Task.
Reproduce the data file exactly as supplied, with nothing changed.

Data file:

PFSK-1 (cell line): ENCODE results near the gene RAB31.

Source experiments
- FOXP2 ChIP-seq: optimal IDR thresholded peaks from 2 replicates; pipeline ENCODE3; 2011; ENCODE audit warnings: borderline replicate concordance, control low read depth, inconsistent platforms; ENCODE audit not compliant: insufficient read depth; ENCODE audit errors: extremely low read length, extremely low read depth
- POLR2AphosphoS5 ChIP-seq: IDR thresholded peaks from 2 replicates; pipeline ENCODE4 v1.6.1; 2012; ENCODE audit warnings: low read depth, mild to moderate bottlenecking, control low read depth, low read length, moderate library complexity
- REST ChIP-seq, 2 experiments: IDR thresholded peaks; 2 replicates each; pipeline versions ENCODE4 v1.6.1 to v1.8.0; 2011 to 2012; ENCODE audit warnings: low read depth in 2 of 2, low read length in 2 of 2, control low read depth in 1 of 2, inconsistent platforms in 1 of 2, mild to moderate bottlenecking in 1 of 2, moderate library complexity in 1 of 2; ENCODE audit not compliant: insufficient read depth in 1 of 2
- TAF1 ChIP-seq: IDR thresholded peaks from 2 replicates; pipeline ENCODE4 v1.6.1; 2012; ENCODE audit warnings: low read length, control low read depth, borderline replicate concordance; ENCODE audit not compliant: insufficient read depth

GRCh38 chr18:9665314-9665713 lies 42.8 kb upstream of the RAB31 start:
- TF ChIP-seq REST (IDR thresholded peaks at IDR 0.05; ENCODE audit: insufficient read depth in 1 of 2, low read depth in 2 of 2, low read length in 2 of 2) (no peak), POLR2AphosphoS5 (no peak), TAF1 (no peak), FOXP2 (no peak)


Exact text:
PFSK-1 (cell line): ENCODE results near the gene RAB31.

Source experiments
- FOXP2 ChIP-seq: optimal IDR thresholded peaks from 2 replicates; pipeline ENCODE3; 2011; ENCODE audit warnings: borderline replicate concordance, control low read depth, inconsistent platforms; ENCODE audit not compliant: insufficient read depth; ENCODE audit errors: extremely low read length, extremely low read depth
- POLR2AphosphoS5 ChIP-seq: IDR thresholded peaks from 2 replicates; pipeline ENCODE4 v1.6.1; 2012; ENCODE audit warnings: low read depth, mild to moderate bottlenecking, control low read depth, low read length, moderate library complexity
- REST ChIP-seq, 2 experiments: IDR thresholded peaks; 2 replicates each; pipeline versions ENCODE4 v1.6.1 to v1.8.0; 2011 to 2012; ENCODE audit warnings: low read depth in 2 of 2, low read length in 2 of 2, control low read depth in 1 of 2, inconsistent platforms in 1 of 2, mild to moderate bottlenecking in 1 of 2, moderate library complexity in 1 of 2; ENCODE audit not compliant: insufficient read depth in 1 of 2
- TAF1 ChIP-seq: IDR thresholded peaks from 2 replicates; pipeline ENCODE4 v1.6.1; 2012; ENCODE audit warnings: low read length, control low read depth, borderline replicate concordance; ENCODE audit not compliant: insufficient read depth

GRCh38 chr18:9665314-9665713 lies 42.8 kb upstream of the RAB31 start:
- TF ChIP-seq REST (IDR thresholded peaks at IDR 0.05; ENCODE audit: insufficient read depth in 1 of 2, low read depth in 2 of 2, low read length in 2 of 2) (no peak), POLR2AphosphoS5 (no peak), TAF1 (no peak), FOXP2 (no peak)